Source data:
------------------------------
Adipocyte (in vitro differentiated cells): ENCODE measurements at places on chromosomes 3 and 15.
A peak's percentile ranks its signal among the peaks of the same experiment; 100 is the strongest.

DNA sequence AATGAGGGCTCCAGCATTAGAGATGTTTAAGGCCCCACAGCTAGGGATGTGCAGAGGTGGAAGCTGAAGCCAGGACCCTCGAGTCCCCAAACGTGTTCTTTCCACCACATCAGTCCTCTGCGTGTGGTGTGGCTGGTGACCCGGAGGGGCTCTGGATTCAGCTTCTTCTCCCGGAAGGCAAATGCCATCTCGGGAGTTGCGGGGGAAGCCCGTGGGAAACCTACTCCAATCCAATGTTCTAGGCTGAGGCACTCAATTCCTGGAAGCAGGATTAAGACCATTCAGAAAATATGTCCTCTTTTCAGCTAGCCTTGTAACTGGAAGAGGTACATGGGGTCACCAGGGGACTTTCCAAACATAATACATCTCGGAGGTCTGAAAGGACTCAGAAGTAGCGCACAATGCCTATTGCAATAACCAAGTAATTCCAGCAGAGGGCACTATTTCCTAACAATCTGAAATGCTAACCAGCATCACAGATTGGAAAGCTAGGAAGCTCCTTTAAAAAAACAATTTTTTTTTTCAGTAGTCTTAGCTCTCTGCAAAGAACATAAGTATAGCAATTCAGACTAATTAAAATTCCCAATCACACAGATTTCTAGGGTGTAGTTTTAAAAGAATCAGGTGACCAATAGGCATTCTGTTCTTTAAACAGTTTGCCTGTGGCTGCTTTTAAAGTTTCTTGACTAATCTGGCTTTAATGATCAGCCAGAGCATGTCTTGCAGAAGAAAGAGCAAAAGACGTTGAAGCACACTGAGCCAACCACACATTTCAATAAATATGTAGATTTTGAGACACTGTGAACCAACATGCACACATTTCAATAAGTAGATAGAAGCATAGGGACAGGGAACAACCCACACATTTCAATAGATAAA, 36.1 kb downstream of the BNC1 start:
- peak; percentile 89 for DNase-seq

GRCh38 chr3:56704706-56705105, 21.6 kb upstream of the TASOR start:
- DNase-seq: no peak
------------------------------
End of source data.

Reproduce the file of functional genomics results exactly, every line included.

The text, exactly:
Adipocyte (in vitro differentiated cells): ENCODE measurements at places on chromosomes 3 and 15.
A peak's percentile ranks its signal among the peaks of the same experiment; 100 is the strongest.

DNA sequence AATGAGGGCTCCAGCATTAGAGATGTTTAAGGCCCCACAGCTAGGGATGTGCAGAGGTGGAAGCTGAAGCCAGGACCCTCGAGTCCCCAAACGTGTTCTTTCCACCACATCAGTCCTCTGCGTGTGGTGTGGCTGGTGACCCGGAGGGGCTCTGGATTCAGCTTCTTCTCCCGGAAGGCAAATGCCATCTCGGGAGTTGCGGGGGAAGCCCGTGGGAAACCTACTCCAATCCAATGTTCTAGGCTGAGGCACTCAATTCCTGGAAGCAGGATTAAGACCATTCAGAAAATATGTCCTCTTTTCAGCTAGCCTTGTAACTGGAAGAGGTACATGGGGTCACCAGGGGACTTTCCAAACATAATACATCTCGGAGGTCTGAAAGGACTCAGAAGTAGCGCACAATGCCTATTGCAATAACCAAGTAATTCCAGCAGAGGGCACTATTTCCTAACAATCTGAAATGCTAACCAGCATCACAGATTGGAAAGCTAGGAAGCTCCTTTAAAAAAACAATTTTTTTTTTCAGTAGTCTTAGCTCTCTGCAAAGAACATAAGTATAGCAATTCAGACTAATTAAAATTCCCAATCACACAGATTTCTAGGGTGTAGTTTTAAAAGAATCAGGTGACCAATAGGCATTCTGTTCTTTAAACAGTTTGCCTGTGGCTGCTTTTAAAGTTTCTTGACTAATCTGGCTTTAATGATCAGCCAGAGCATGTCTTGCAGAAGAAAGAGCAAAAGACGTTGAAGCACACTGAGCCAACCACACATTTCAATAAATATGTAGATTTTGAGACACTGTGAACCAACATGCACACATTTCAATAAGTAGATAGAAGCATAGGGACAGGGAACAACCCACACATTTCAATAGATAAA, 36.1 kb downstream of the BNC1 start:
- peak; percentile 89 for DNase-seq

GRCh38 chr3:56704706-56705105, 21.6 kb upstream of the TASOR start:
- DNase-seq: no peak